How To Prepare Leafy Greens

How To Prepare Leafy Greens

Go Green: The Ins and Outs of Green Leafy Vegetables

The term greens refers to a variety of leafy green vegetables that can be served raw or cooked. Salad greens vary greatly in size, shape, color, and flavor. Some are sold as heads and some as individual leaves. Flavor and color often go together--mild, sweet, pale colored butter and romaine lettuce and spicy, bitter dark green watercress and arugula. Mild flavored greens are relatively neutral and pair well with just about any ingredients. Bitter and spicy greens lend themselves well to more intense flavors such as sweet fruit and ingredients higher in fat like cheese or bacon. Dark, leafy greens are extremely nutritious and very high in many vitamins and minerals.

Know Your Greens

Cooking greens are frequently used in the Asian and Mediterranean cuisines and are an important part of regional cuisine in the southern United States. Many, such as cabbage, mustard greens, dandelion greens, kale, and collard greens have strong or spicy flavors and some like escarole, chard, and spinach are a bit less intense.

All greens have a high water content and shrink in size, often by more than half, when cooked. For this reason, you must purchase a large quantity of greens to end up with a proper portion. The quantity of uncooked greens is deceiving and it is crucial to consider what the cooked portion will look like when adding oil or seasonings, otherwise you may end up with a very oily or over-seasoned dish. Some greens like spinach cook almost instantly and are best done so over high heat. Other greens, particularly those that have tougher leaves and stems, take substantially longer to cook and should be cooked at a lower temperature for a longer amount of time.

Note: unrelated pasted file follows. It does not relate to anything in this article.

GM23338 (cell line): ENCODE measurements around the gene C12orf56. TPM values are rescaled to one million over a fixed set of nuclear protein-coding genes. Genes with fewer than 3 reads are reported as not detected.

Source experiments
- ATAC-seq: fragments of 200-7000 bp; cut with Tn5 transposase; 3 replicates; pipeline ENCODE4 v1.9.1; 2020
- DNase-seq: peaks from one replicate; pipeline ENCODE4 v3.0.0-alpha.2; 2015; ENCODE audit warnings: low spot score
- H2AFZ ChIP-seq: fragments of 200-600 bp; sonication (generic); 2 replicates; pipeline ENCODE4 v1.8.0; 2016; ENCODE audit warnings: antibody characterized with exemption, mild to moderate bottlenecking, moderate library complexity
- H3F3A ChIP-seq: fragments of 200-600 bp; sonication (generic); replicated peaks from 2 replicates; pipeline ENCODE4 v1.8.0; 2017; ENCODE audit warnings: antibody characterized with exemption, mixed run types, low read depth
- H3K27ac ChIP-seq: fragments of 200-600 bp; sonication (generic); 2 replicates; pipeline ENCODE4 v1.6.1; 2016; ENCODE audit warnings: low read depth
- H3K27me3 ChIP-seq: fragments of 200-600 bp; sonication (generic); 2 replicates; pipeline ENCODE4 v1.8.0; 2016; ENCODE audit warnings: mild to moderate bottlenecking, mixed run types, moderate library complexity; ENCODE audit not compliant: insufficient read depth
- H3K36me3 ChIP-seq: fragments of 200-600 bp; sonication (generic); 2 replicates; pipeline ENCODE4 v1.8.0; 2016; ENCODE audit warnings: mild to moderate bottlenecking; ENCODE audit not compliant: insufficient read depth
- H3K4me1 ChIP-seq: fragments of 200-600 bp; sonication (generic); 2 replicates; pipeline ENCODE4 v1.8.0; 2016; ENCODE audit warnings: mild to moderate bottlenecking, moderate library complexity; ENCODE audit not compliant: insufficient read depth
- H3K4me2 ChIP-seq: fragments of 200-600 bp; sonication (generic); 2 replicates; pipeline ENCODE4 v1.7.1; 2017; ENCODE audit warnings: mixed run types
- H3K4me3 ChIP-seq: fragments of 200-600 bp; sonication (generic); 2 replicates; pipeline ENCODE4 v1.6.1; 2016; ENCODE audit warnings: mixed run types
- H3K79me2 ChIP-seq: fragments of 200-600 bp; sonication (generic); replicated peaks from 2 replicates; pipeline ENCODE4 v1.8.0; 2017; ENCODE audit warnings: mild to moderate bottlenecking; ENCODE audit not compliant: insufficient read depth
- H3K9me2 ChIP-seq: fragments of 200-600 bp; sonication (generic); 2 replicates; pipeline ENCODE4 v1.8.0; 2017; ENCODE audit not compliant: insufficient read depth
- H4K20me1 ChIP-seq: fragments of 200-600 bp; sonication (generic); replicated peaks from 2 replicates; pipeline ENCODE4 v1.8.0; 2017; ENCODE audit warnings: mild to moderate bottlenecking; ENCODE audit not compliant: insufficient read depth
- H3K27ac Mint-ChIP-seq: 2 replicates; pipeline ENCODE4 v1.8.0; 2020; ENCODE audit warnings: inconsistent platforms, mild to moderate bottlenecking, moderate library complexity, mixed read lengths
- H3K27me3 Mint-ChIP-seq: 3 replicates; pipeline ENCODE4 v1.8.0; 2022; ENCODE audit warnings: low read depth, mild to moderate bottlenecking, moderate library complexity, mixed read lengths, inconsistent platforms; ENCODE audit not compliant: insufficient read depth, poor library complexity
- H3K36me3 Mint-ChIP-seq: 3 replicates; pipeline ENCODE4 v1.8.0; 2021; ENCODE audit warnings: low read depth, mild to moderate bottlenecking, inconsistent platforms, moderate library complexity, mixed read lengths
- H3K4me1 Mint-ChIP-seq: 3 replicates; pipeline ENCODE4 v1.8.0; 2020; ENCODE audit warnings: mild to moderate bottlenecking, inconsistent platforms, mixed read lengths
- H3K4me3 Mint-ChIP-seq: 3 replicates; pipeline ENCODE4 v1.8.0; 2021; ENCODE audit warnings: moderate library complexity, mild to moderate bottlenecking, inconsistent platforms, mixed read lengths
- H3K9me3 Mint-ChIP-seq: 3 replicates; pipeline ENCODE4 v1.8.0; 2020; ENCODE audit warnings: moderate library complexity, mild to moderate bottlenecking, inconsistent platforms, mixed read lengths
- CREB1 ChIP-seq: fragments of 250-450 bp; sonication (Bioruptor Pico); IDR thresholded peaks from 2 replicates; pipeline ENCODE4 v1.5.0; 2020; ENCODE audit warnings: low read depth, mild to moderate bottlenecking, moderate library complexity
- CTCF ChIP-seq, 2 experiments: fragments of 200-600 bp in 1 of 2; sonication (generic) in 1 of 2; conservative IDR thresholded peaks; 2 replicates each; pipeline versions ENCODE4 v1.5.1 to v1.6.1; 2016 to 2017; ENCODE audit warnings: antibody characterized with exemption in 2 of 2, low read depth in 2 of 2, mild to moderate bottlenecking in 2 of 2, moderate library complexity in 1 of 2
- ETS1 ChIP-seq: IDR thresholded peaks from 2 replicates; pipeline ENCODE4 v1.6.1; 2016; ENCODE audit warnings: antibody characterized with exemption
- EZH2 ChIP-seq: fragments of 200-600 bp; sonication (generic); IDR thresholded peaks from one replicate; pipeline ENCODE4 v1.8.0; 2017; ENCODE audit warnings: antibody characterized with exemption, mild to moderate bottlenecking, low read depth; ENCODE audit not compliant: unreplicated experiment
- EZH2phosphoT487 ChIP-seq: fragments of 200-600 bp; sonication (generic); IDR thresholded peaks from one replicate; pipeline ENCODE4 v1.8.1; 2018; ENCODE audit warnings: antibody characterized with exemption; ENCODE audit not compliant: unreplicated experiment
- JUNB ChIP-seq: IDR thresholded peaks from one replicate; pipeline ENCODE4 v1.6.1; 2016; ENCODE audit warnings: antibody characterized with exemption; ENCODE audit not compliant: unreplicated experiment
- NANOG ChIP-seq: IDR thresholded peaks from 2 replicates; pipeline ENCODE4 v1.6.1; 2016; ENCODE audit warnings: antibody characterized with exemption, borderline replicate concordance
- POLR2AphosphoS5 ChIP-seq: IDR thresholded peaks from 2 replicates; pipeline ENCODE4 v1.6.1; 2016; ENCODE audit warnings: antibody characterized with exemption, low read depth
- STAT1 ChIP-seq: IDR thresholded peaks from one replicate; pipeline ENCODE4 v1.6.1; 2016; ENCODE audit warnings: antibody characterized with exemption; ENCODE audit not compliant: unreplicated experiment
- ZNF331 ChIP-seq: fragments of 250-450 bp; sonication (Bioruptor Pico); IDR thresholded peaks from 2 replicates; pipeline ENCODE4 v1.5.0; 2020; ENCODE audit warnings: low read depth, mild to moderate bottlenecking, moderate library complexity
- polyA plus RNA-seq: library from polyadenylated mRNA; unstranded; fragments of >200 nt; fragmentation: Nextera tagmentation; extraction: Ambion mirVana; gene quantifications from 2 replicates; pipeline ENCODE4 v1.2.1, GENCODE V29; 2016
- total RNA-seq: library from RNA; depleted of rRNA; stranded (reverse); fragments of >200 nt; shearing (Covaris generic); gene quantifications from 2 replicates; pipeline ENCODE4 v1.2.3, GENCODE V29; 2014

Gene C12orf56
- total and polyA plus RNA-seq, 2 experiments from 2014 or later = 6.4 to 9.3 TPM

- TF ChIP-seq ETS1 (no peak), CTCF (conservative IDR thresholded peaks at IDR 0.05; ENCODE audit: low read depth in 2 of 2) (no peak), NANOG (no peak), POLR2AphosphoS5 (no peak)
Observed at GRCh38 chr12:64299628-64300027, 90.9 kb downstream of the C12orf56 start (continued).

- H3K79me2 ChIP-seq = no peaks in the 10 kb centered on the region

Choose the Perfect Green

When purchasing greens either to be eaten raw or cooked, it is best to choose those that are young and tender and are brightly colored and not wilted. You should avoid greens with dry, split stems, yellow or brown leaves, and those that are very wet or have rotted, mushy spots on them. Most greens are available fresh year round. Most greens are best eaten as close to purchase as possible and are best stored in a perforated bag in the refrigerator. Greens are mostly made up of water and tend to go bad within a few days of purchase.

About the Author

After receiving degrees from the University of Wisconsin and the Culinary Institute of America, Andrea Rappaport moved into a full-time career in the restaurant business. For over 12 years, she worked in various culinary jobs, including as a cook for Wolfgang Puck at Spago, and ultimately as the executive chef and partner of the highly revered San Francisco restaurant Zinzino. For the past seven years, Andrea has worked as the private chef for one family in the San Francisco area, and continues to expand her culinary portfolio by catering, teaching, and consulting.

Featured Culinary Schools

Searching Searching ...

Matching School Ads
5 Program(s) Found
Le Cordon Bleu Schools of North America , Online (campus option available)
  • Its first location, in Paris, officially opened its doors as a culinary school in 1895.
  • Teaches students by having them spend significant time in the kitchen practicing precision techniques.
  • Provide hands-on training from instructors who are certified, master chefs.
  • Offer flexible schedules and online programs.
  • Has 30 schools worldwide, spanning 5 continents, including 17 campuses in the U.S.
Show more [+]
Good for Working Adults
  • Online Courses
  • Flexible Scheduling
  • Financial Aid
1 Program(s) Found
  • Offers more than 150 self-paced, career-relevant programs that are connected to a supportive 24/7 online community of students and faculty.
  • Profiled in many publications such as The Boston Globe, Fox Business, and  Inside Higher Ed.
  • Nearly 25,000 graduates each year.
  • Accredited by the Distance Education Accrediting Commission (DEAC).
  • Founded in 1890 in Scranton, Pennsylvania    
Show more [+]
  • Online Courses